This splitting into different ethnic groups was an accidental and unintended consequence of something good that was going on, namely the communication of Scripture and liturgy in local languages. But the second factor we have to note is deeper and I think more disastrous: the almost universal assumption in Western churches that the whole point of Christianity was to go to heaven when we die, so that how things are organised in church life becomes essentially secondary. This is the almost total victory of Platonism, and a denial of the full biblical vision of the church. The trouble is that the great Pauline emphasis on grace and faith rather than works of the law has been heard, over and again, within a Platonic echo-chamber. Many Protestants, including many evangelicals, have come to believe implicitly that God is more interested in the non-material world, and the invisible inner life of the individual, than in the material world and the actual and visible life of the church and that has left the door open for the poison of racism to creep in unnoticed. In our present day, many scholars (myself included) have been insisting that Paul’s doctrine of justification by faith apart from works of the Jewish law, was both about ‘ultimate salvation in the new creation’ (not a ‘going to heaven’ salvation) and about the ‘coming together of Jews and Gentiles into the single family of Abraham’, and that these two belonged tightly together.  

Paul would have been horrified by our modern distortions. If you read Romans 14 and 15, you will notice that the mutual welcome across ethnic and cultural boundaries is not a mere distant implication of the gospel; it is the physical, tangible, visible sign of justification by faith itself. In today’s increasingly polychrome world, it simply won’t do to shelter inside look-alike fellowships. Read Ephesians 3 or Colossians 3 again – how impoverished we have become in our self-enclosed enclaves.  

It is important for us to understand why racism has emerged in the forms it has, and how the biblical gospel of Jesus, when allowed free rein, radically undermines it. As well as the two reasons highlighted above, it’s important to be aware of the influence of modernism and postmodernism on this phenomenon.  Enlightenment modernism has wanted to eliminate racism because of its standpoint that all people should be identical, like a homogeneous ‘solidarity’. Postmodernism has wanted to eliminate racism because all people are seen to be different and should be valued and respected as such. Therefore, both modernity and postmodernity have wanted to eliminate racism for opposite reasons, but the ideological confusion seems to fuel the anger rather than checking it, and those who get hurt are often the most vulnerable. The Enlightenment secular project has tried to attain this but without the means to do so, like a moth trying to fly to the moon. Christians ought to have seen racism coming and denounced it at an early stage.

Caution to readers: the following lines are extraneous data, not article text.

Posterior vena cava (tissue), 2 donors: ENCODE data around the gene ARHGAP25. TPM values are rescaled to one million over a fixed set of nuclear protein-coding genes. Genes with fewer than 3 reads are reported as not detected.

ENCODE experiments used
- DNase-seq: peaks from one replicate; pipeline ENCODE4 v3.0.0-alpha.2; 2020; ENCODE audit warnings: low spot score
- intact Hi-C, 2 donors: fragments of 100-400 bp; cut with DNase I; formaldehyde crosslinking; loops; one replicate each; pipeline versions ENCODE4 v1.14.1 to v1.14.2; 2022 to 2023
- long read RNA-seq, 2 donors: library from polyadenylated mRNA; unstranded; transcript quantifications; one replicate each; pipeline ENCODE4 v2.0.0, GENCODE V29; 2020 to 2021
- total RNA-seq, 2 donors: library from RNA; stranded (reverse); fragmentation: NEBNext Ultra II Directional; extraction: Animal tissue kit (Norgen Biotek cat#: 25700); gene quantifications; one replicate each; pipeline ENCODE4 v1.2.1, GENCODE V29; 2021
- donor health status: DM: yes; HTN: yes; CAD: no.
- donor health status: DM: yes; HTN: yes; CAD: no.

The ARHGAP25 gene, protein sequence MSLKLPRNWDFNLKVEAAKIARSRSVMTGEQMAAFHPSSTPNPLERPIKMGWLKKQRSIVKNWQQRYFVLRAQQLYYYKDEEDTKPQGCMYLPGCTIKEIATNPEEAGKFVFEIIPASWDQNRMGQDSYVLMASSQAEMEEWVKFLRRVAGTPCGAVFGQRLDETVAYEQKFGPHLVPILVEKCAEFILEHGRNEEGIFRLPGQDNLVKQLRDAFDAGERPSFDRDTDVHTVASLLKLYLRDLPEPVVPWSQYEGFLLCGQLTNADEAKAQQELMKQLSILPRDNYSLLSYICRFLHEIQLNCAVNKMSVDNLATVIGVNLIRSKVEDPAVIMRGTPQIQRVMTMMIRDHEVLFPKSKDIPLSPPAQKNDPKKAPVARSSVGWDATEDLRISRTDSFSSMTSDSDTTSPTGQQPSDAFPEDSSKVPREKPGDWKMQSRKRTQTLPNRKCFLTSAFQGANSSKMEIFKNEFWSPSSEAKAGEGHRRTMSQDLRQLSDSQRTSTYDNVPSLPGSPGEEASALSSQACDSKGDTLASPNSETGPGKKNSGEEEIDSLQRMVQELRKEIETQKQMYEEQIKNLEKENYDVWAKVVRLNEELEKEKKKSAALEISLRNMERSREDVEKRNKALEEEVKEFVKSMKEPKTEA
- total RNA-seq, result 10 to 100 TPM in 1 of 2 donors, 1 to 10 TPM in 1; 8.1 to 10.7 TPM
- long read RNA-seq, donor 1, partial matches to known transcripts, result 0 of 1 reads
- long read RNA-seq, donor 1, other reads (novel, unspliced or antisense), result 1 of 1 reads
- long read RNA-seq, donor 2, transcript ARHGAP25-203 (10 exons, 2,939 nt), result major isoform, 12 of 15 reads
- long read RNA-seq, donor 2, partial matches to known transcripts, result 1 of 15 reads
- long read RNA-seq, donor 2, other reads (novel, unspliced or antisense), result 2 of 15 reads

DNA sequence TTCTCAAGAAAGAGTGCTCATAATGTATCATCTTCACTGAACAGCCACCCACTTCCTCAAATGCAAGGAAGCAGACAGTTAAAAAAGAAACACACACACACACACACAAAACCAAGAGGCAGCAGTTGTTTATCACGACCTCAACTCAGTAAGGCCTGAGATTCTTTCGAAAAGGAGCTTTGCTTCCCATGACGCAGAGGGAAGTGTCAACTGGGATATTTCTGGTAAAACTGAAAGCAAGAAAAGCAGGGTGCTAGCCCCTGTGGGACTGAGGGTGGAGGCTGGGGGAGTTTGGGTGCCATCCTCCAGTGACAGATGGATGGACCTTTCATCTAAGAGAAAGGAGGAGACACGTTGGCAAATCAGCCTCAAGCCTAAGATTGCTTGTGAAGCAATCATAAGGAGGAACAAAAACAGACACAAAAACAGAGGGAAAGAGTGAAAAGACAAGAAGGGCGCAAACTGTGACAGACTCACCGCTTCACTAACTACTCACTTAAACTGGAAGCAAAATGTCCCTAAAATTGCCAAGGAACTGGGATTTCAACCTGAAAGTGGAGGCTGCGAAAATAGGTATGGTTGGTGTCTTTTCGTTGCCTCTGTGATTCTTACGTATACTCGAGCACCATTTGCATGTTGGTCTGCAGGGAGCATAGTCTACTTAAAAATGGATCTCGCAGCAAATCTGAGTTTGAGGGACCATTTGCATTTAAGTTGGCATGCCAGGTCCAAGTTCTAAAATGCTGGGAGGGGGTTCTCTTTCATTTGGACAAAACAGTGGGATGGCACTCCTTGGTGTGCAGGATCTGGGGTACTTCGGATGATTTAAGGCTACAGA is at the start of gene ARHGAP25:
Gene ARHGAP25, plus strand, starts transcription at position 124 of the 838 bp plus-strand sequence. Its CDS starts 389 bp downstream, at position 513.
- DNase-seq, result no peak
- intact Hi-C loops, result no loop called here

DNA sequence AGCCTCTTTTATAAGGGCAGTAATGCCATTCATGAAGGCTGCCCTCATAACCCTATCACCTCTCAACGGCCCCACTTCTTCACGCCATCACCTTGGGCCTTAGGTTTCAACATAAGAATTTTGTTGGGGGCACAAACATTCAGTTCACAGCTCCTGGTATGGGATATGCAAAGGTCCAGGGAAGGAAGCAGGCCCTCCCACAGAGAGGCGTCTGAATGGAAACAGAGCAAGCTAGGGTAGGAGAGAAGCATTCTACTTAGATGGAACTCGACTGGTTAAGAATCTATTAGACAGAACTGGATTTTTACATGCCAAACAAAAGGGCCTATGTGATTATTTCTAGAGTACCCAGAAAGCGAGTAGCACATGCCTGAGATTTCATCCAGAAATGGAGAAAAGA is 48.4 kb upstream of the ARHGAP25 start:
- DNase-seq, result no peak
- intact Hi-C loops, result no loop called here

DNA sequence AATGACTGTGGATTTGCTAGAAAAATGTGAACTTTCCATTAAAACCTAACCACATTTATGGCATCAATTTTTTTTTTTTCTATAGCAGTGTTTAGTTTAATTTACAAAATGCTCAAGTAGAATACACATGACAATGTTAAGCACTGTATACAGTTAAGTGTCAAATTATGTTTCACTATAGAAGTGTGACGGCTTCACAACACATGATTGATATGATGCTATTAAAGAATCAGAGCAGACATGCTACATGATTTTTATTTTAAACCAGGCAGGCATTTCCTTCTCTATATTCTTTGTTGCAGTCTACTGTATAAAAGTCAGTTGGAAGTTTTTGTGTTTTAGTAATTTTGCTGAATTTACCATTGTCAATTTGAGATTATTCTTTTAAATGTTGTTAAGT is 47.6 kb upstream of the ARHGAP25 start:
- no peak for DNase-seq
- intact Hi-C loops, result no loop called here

How do we respond? 

In conclusion, I would like to offer three urgent words for this difficult time. Firstly, we need to recognise that the Pauline vision of the church offers what no earthly institution can achieve: the differentiated unity in which multiple human differences, refracted through the prism of new life in the anointed Jesus, form the coherent unity of the body of Christ with its many members. This vision of the church is both a gift and a calling for us to live up to.  

Secondly, the present crisis ought to drive a new wave of genuine and urgent ecumenical effort, especially where ethnic difference is visible and obvious. I know how hard this is, but the gospel and Scripture leave us no choice. Church leaders and ministers need to get together across traditional boundaries, get to know one another, pray together, read Scripture together, swap pulpits and so on.  

Thirdly, what we need right now, following the necessary recognition of, and repentance for, past, evil, is a glorious amnesty of mutual forgiveness. As I said earlier, it won’t do simply to wring our hands over racism and say how wicked it is. We need to understand why it has emerged in the form it has, and how the biblical gospel of Jesus in the construction of the family of Jesus-followers radically undermines it. We have failed to live out our calling in the gospel by not living in this differentiated unity, and for this we must repent. This will involve a clear-eyed recognition of the evil that is happening, and a tear-filled repentance both for that evil and for the resentment which it has caused, followed by forgiveness: wiping the slate clean. The gospel of Jesus can pave the way to a fresh start, beginning with the crucified and risen Jesus.